NEW YORK (WABC) -- A funeral service will be held Friday for Troy Patterson, the NYPD detective who was shot while off-duty and spent the last 33 years in a coma.
Services will be held in Crown Heights at the Historic First Church of God in Christ .
Over three decades after Patterson was senselessly shot in the head, his family is still hurting.
Patterson and never fully woke up after the shooting and had been in a vegetative state ever since.
The 27-year-old was shot once on January 16, 1990, while washing his car near his apartment.
Loved ones still feels the pain of losing him and say it feels like he was shot yesterday.
"He reacted on our voice, even my grandmother's voice, he knew that we were there," his son, Troy Patterson, Jr. said.
He said his father lived in a vegetative state with a limited ability to communicate -- but he was able to react to his family's voices and sometimes he smiled, chuckled, or even laughed.
He always knew they were there.
The detective's son was 5 years old when it happened.
"That was tough, you know, 5 years old, a little kid, a baby," Patterson said. "You know seeing your dad laid up in the hospital, tubes, stomach, nose, you know everywhere, mouth. It was tough but with the family there guiding him and the NYPD, we got through it."
Patterson Jr. still remembers his father taking him to dinners or to the toy store in his Nissan Maxima. As the years passed, he would tell his father about growing up about his daughters.
His youngest daughter would sit on his father's lap and whisper into his ear: granddad you're a hero.
"That's tough, you know. just wanted him to have a relationship with my daughters, any son would want that," Patterson said.
The detective was shot in a botched robbery -- over $20.
He had taken countless guns off the streets, preventing countless senseless crimes. But he could not prevent the one that took the life he imagined, one where he could hold his son.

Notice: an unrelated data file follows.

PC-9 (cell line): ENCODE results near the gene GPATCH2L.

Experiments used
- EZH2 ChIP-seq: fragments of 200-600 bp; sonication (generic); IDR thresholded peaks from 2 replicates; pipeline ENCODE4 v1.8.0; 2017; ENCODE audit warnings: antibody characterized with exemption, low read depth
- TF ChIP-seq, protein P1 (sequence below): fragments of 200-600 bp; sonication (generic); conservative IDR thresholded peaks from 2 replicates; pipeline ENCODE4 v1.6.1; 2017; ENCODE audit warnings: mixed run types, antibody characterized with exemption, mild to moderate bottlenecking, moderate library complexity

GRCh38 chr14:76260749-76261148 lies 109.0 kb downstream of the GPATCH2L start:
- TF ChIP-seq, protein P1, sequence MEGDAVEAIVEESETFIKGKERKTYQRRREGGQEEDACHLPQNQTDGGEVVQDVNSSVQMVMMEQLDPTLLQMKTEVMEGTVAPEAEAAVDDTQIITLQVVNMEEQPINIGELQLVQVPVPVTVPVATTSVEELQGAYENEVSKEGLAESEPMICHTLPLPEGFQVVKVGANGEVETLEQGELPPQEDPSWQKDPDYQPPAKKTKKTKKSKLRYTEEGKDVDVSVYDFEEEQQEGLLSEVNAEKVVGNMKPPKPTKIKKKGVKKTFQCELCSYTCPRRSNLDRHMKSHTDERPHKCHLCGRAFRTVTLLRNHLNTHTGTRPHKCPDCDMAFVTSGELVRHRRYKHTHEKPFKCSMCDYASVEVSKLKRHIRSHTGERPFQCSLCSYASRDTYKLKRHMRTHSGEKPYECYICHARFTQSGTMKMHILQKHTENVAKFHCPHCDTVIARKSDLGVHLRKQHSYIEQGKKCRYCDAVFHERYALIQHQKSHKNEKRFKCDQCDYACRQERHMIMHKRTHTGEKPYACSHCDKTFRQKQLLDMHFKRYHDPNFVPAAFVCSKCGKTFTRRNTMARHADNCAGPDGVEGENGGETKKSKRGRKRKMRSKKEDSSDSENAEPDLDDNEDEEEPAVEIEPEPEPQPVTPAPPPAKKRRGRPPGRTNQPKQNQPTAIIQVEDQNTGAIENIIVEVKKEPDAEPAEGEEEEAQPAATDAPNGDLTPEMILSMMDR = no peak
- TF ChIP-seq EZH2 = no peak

One of the suspects convicted in his shooting was released in 2000.
The president of the Detectives Endowment Association visited Detective Patterson several times.
"He was confined to a wheelchair and confined to a bed, he was never patrolled from his wheelchair, he was confined for 33 years due to the acts of these individuals," DEA President Paul Digiacomo said.
Detective Patterson's cause of death is still being determined. The Brooklyn district attorney says the case is under review.
Looking back at the investigation
Detectives reviewed Patterson's arrests around the time of the shooting, and even spoke to former girlfriends, to find a lead or a motive as to why someone would shoot the officer.
Three suspects, two teens and an adult, were eventually arrested after an intense manhunt. Officials said the group ambushed Patterson in Bedford-Stuyvesant.
Then-Police Commissioner Lee Brown announced that three men, Tracy Clark, 15, Vincent Robbins, 20, and Darren Crawford, 17, were charged with attempted robbery.
Officials believed the suspects panicked during the altercation and Clark pulled the trigger.
Residents in the Bedford-Stuyvesant community believed the suspects were childhood friends from broken homes. The suspects were also known for their love of basketball.
It was that love for basketball that allegedly started the shooting. Police reported that the suspects gunned Patterson down for $20, so the teens could play in a local basketball tournament.
"They seemed to be very good kids, I was more of like a big father to them," the suspects' coach, Chico Hernandez, said in an interview in 1990.
In 1990, police described Patterson as a dedicated six-year NYPD veteran, who made many drug and gun arrests on the streets of Brooklyn.
"He knew his surroundings. He could spot a criminal a mile away," one officer said during an Eyewitness News interview around the time of the shooting.
Mayor Eric Adams will deliver remarks at Patterson's funeral. The detective will be buried at Pinelawn Cemetery on Long Island.
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